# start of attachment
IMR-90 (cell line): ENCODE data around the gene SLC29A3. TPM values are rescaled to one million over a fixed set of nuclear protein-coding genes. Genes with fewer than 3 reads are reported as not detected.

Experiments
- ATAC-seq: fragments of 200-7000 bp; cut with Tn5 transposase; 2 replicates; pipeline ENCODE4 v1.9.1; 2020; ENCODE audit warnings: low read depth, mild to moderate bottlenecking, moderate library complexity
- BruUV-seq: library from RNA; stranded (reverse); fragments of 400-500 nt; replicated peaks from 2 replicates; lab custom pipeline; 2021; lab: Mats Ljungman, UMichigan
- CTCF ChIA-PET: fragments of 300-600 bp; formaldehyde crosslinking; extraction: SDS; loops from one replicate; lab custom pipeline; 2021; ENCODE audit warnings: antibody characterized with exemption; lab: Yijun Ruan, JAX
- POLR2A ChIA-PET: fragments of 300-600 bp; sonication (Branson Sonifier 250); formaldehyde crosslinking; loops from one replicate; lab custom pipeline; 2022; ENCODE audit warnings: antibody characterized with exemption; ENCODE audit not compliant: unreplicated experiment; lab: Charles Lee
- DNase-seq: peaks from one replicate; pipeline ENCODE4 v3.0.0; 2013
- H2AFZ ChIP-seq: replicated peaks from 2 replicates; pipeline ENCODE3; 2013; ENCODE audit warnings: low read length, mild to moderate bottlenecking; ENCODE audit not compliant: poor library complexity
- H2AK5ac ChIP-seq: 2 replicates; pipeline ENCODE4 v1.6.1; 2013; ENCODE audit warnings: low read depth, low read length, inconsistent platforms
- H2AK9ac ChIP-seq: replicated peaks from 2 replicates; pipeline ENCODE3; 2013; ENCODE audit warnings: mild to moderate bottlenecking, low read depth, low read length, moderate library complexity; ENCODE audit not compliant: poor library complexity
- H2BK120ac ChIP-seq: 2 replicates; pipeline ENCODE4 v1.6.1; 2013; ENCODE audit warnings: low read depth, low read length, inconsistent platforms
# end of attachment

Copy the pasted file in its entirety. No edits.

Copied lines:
IMR-90 (cell line): ENCODE data around the gene SLC29A3. TPM values are rescaled to one million over a fixed set of nuclear protein-coding genes. Genes with fewer than 3 reads are reported as not detected.

Experiments
- ATAC-seq: fragments of 200-7000 bp; cut with Tn5 transposase; 2 replicates; pipeline ENCODE4 v1.9.1; 2020; ENCODE audit warnings: low read depth, mild to moderate bottlenecking, moderate library complexity
- BruUV-seq: library from RNA; stranded (reverse); fragments of 400-500 nt; replicated peaks from 2 replicates; lab custom pipeline; 2021; lab: Mats Ljungman, UMichigan
- CTCF ChIA-PET: fragments of 300-600 bp; formaldehyde crosslinking; extraction: SDS; loops from one replicate; lab custom pipeline; 2021; ENCODE audit warnings: antibody characterized with exemption; lab: Yijun Ruan, JAX
- POLR2A ChIA-PET: fragments of 300-600 bp; sonication (Branson Sonifier 250); formaldehyde crosslinking; loops from one replicate; lab custom pipeline; 2022; ENCODE audit warnings: antibody characterized with exemption; ENCODE audit not compliant: unreplicated experiment; lab: Charles Lee
- DNase-seq: peaks from one replicate; pipeline ENCODE4 v3.0.0; 2013
- H2AFZ ChIP-seq: replicated peaks from 2 replicates; pipeline ENCODE3; 2013; ENCODE audit warnings: low read length, mild to moderate bottlenecking; ENCODE audit not compliant: poor library complexity
- H2AK5ac ChIP-seq: 2 replicates; pipeline ENCODE4 v1.6.1; 2013; ENCODE audit warnings: low read depth, low read length, inconsistent platforms
- H2AK9ac ChIP-seq: replicated peaks from 2 replicates; pipeline ENCODE3; 2013; ENCODE audit warnings: mild to moderate bottlenecking, low read depth, low read length, moderate library complexity; ENCODE audit not compliant: poor library complexity
- H2BK120ac ChIP-seq: 2 replicates; pipeline ENCODE4 v1.6.1; 2013; ENCODE audit warnings: low read depth, low read length, inconsistent platforms